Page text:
Amount & Adding
On page.54 of said OKR book it states “an OKR can be modified or even scrapped at any point in its cycle. Sometimes the “right” KR’s surface weeks or months after an O is put into play.” This is concerning because it COULD lead to never having any consist OKRs and them changing every week all cycle long in the worst-case scenario and/or in a start-up phase of a business.
QUESTION#16 : What are your preferred protocols for allowing people to modify/delete an O or KR and who get’s to decide that?
QUESTION#17 : Is there anything scientifically superior about the common suggestion of 3-6 O’s and KR’s or is that simply from tradition and practical insights?
Objective/Quantitative or Subjective/Qualitative and Interchangeability
This topic is an interesting one and there’s plenty examples on both sides. The previously OKR mentioned book states:
- pg.50 “O’s are the stuff of inspiration and far horizons. KR’s are the more earth bound and metric driven.”
- pg.78 “OKRs make objective objective , in black and white”
- pg.74 give’s the example “Objective = continue to build a world-class team”
QUESTION#18 : Do you have any strong opinions as to why particularly an O should be qualitative or quantitative? If you feel like it depends on context which specific scenarios do you feel would warrant an objective O vs an subjective O?
It is also often said that some O’s can become KR’s and visa versa:
- Pg.110 at Intuit “I want us to focus on that O right now as a top-level O. When it no longer needs the extra attention, we’ll let it drift back down into a KR. It’s a dynamic system.”
- Pg.274 “when a KR requires extra attention, elevate it into an O for one or more cycles”
This one seems odd particularly if you’re committed to the idea that O’s are inherently qualitative and KR’s are inherently quantitative. For example, if my O is subjectively/qualitatively articulated such as “establish Service X as the leader in it’s category” and one of it’s KR’s are objectively/quantitatively articulated as “win best-in-class award for 2018” and then someone decides to switch these two you now have a poorly written new KR by your own standard.
Furthermore, in a fully “Top-Down” dictation structure the only O that is truly qualitative is the highest level Company Objective because all the KR’s associated with it then become all subordinates O’s thus making all cascading O’s now quantitative not qualitative, because they are just a higher-up’s KR.
QUESTION#19 : If most people are suggesting the essence/nature of an O and KR are inherently different and serve fundamentally different purposes how can they be interchangeable or swapped back and forth without changing them all together?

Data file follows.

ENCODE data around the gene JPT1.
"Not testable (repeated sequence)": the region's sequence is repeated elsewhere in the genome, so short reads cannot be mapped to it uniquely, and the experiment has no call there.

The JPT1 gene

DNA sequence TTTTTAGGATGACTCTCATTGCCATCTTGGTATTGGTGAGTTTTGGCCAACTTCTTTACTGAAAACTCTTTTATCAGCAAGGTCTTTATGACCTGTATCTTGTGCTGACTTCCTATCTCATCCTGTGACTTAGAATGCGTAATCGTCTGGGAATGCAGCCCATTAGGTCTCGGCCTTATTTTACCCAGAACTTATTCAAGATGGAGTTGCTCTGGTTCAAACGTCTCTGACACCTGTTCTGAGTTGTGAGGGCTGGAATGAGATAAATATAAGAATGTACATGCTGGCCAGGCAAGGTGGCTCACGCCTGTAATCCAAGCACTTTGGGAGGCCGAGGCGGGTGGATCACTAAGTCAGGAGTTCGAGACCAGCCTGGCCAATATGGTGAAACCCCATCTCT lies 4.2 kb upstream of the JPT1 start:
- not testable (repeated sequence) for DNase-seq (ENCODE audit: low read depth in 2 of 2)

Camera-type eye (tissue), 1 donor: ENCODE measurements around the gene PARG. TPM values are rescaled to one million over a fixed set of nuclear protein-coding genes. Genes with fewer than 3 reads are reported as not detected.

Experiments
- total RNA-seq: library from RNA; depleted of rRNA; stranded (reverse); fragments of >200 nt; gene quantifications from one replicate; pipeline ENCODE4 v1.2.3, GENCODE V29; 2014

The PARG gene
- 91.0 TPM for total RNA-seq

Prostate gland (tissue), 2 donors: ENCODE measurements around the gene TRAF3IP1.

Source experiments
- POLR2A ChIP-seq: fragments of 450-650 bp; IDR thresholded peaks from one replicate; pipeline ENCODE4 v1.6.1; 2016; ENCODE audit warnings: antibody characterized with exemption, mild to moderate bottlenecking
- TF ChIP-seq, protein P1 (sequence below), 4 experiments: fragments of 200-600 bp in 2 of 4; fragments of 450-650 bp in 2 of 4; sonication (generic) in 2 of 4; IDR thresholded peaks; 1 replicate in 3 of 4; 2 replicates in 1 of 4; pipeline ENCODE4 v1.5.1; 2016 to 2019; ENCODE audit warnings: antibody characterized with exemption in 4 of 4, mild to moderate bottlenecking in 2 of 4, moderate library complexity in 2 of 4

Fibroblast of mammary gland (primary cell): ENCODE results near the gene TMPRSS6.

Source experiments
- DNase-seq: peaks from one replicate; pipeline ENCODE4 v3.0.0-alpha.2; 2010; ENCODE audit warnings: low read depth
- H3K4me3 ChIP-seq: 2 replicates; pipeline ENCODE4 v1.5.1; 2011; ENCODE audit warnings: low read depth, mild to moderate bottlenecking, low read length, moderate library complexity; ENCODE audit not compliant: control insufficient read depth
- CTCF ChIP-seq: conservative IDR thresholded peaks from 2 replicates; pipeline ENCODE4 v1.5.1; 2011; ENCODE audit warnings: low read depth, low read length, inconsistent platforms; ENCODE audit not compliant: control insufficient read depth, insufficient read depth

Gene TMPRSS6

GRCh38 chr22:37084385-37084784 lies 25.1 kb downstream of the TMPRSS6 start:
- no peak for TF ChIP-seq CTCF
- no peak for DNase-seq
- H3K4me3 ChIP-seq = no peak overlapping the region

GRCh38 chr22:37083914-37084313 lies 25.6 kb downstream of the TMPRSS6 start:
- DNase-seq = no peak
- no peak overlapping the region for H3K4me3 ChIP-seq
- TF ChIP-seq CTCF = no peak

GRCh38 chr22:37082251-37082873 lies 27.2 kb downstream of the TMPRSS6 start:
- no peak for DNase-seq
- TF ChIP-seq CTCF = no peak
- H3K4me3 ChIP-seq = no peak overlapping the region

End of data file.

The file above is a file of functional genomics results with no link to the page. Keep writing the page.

From my vantage point this is the most novel aspect (maybe I’m just behind the curve lol?) whereby said OKR book states:
- Pg.274 “for balance and quality control, pair qualitative and quantitative key results”
- Pg.53 “Looking back, Ford Motor Company didn’t lack objectives or key results but it’s goal-setting process was fatally flawed: ‘the specific, challenging goals were met (speed to market, fuel efficiency, and cost) at the expense of other important features that were not specified (safety, ethical behavior, and company reputation)’.”
- Pg.53 “to safeguard quality while pushing for quantitative deliverables, one solution is to pair key results – to both effect and counter-effect.”
This could be interpreted in different ways. For example, if you have 4 total KR’s then 2 of them are actually what you DO want to happen and the other two are just there for damage control/quality assurance (what you DON’T want to happen). Alternatively, it could be said that each single KR is written in such a way to explain what you do want to happen and what you don’t want to happen in the same sentence. (ex: state KR’s using a “…without…” clause at the end of it to act as said damage control/quality assurance piece).
QUESTION#20 : How are people handling this specific topic and over time have you found it better to do quality assurance/damage control within the same KR or as a separate KR all together? This could have significant implications if you are grading the KR’s as percentages too.
Can/should KR’s Guarantee the Accomplishment of an O
On Pg.55 said OKR book it states “completion of all KR’s MUST result in attainment of the objective. If not, it’s not an OKR” yet on the same page the example is given:
- Objective = win the Indy 500
- KR = increase average lap speed by 2 percent
- KR = test at wind tunnel ten times
- KR = reduce average pit stop time by one second
- KR = reduce pit stop errors by 50 percent
- KR = practice pit stops one hour per day
You can complete 100% of these KR’s and it does NOT guarantee you complete the Objective. Similarly, pg.84 gives the example - “win the super bowl” – for an Objective yet you can accomplish every single cascaded O and KR down the flow chart for the Head Football Coach and STILL not win the super bowl.
QUESTION#21 : So how can we say that the total list of KR’s should must result in an O’s attainment when that clearly is not the case? Should our standard be that it absolutely must, or should we rephrase the idea to say “the competition of all KR’s should make the Objective very likely to happen”? What are your specific thoughts on this?
. . . see Part 5 HERE